Pinyon Mtn & Cool Canyon
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San Felipe Valley, Cool Canyon & Pinyon Mountain

© W.P. Armstrong 29 March 2008

San Felipe Valley

Lamiaceae: Salvia carduacea (Thistle Sage)

Polemoniaceae: Loeseliastrum schottii (Langlosia)

Cool Canyon

Solanaceae: Lycium cooperi (Desert Thorn)

Rosaceae: Prunus fremontii (Desert Apricot)

Cactaceae: Echinocereus engelmannii (Hedgehog Cactus)
Two slightly different exposures taken with Sony T-9 and T-10.

Verrucariaceae: Dermatocarpon americanum (Stippleback Lichen)

Note: This leathery, foliose lichen is attached to the substrate by an umbilicus like rock tripes of the genus Umbilicaria; however, unlike Umbilicaria, it belongs to an entirely different family that is characterized by perithecia rather than apothecia. In fact, the numerous sunken perithecia appear like tiny black dots on the upper surface of the thallus. This species is listed as D. miniatum in some references.

Numerous sunken perithecia appear like tiny black dots on the thallus (insert).

  See Diagram Of A Perithecium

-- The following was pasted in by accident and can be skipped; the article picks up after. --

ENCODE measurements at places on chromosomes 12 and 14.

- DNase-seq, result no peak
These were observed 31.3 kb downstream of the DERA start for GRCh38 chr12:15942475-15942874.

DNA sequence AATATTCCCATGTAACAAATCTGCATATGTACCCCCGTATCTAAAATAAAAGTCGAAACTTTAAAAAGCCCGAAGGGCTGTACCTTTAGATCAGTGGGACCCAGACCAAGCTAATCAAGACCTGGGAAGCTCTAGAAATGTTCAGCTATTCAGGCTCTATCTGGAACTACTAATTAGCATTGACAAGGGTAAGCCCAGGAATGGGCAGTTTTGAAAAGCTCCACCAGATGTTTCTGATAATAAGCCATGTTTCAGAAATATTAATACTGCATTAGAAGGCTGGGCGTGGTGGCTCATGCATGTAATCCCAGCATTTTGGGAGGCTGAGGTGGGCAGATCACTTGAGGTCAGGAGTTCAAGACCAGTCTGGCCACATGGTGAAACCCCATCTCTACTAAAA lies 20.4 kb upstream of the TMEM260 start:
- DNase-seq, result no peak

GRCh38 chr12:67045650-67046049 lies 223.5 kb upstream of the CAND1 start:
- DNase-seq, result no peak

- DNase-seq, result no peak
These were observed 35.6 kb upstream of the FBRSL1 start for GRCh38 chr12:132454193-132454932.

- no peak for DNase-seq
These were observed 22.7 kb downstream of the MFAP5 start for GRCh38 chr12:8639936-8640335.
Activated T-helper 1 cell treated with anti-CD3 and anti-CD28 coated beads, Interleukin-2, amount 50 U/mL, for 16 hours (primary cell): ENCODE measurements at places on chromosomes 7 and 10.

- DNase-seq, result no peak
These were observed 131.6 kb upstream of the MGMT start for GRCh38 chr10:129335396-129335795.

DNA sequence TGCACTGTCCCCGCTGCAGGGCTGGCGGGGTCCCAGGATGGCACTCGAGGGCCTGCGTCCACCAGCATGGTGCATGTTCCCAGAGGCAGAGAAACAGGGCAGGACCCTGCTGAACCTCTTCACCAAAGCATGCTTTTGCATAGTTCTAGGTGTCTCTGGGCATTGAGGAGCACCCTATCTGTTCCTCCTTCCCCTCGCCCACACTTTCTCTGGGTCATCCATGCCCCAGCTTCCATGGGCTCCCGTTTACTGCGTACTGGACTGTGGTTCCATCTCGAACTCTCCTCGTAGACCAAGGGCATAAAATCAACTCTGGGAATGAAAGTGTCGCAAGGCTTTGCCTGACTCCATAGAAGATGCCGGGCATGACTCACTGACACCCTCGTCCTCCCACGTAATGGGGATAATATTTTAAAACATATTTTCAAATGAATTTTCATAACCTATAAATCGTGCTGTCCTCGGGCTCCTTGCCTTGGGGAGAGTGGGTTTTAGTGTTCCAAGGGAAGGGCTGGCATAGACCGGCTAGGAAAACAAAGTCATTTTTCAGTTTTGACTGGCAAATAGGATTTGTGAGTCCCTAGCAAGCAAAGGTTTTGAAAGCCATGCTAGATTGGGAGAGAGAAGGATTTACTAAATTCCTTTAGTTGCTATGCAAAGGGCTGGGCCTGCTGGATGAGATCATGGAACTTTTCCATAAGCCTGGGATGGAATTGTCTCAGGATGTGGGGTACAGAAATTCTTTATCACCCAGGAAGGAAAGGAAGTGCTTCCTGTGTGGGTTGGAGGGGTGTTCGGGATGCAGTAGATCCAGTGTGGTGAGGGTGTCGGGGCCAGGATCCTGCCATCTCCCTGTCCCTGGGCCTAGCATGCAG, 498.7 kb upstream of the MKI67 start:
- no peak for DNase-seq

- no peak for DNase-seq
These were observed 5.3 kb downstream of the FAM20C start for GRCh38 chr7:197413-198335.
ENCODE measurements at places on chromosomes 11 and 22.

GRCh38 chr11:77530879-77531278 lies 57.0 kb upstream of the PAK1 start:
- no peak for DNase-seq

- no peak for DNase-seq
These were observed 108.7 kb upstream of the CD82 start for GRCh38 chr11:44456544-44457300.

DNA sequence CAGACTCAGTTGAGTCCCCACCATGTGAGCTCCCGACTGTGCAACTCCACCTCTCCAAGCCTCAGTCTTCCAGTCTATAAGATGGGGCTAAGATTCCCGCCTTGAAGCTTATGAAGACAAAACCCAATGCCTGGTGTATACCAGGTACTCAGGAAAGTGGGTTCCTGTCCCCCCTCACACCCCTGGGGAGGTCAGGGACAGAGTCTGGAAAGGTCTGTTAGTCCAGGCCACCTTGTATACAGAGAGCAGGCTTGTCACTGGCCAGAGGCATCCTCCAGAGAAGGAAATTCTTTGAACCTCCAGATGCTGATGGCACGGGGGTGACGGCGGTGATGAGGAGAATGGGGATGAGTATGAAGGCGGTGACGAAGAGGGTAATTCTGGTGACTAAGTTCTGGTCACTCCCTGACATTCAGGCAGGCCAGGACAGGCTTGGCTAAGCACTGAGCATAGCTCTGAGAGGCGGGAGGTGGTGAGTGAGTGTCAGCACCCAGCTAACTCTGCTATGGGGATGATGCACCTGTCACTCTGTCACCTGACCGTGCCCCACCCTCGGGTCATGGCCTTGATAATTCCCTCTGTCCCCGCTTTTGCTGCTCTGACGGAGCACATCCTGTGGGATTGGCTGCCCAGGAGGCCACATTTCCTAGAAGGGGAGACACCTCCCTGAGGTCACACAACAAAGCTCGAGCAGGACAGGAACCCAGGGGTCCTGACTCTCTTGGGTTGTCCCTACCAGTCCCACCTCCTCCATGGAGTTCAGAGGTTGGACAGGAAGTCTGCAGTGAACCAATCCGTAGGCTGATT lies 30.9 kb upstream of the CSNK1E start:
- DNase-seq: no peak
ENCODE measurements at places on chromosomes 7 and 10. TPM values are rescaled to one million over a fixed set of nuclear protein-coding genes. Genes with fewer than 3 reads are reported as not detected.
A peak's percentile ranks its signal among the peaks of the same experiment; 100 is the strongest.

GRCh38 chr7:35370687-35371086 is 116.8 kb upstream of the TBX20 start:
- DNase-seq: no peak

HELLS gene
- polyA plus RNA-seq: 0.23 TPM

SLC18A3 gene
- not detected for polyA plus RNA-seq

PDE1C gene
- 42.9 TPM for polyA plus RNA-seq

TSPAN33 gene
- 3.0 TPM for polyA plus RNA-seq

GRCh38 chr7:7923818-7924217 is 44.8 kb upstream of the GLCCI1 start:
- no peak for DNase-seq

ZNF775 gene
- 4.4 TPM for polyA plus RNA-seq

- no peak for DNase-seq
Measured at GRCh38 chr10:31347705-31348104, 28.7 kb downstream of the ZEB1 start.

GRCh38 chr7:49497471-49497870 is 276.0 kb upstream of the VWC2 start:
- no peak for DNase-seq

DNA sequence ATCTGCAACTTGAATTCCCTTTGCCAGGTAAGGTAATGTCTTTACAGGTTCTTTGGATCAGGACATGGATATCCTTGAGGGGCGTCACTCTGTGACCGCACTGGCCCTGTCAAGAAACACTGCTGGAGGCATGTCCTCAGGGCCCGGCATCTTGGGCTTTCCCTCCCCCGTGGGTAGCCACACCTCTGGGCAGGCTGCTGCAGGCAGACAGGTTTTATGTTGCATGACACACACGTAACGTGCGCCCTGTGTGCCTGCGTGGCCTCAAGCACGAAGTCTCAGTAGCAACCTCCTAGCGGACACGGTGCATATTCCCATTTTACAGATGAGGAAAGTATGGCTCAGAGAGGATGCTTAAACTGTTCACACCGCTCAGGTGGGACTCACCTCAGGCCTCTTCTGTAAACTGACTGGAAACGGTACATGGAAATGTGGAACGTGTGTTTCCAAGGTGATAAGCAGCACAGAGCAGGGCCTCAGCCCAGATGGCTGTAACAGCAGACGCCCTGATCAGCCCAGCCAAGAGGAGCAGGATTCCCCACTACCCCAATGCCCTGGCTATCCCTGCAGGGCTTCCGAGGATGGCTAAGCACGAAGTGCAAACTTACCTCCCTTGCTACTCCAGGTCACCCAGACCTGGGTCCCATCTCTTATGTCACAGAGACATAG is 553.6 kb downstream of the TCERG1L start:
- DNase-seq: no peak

More Images Of Lichens

Pinyon Mountain

Nolinaceae: Nolina bigelovii (Bigelow's Bear-Grass)

Polemoniaceae: Loeseliastrum schottii (Langlosia)

Pteridaceae: Cheilanthes covillei and C. viscida (Lip Ferns)

Lip Ferns: Cheilanthes viscida (dark green) and C. covillei (lighter green).

Asteraceae: Eriophyllum wallacei (Wallace's Wooly Daisy)

Asteraceae: Layia glandulosa (White Layia)

Cactaceae: Opuntia chlorotica (Pancake Prickly-Pear)

Rosaceae: Coleogyne ramosissima (Black Brush)

Anacardiaceae: Rhus trilobata var. simplicifolia (Basket Bush)

Fabaceae: Astragalus pachypus var. pachypus (Locoweed)

  More Images Of Southern California Beetles  

Fabaceae: Lupinus excubitus var. austromontanus (Grape Soda Lupine)

Little Blair Valley

Fabaceae: Hoffmannseggia glauca (Pig Nut or Hog Potato)

San Pasqual Valley

Asteraceae: Oncosiphon piluliferum (Globe Camomile)

This South African species is a recently introduced weedy annual in San Diego County. It was cultivated at the Desert Botanical Garden in Phoenix and the Boyce-Thompson Arboretum. By 2005 it apparently escaped from cultivation in Arizona and is now crowding out native species as it spreads across the state. As of spring 2008 it has been documented growing in abundace along 5 miles of I-17 north of Phoenix, spreading 3/4 of a mile into the desert on both sides of the Interstate. According to T. Chester, it was first reported in the U.S. in Riverside County, California by Andy Sanders in 1996. It forms very dense, massive populations that choke out native wildflowers. The common name "stinkweed" refers to its strong odor from sesquiterpene lactones.

  More Information About Terpenes  

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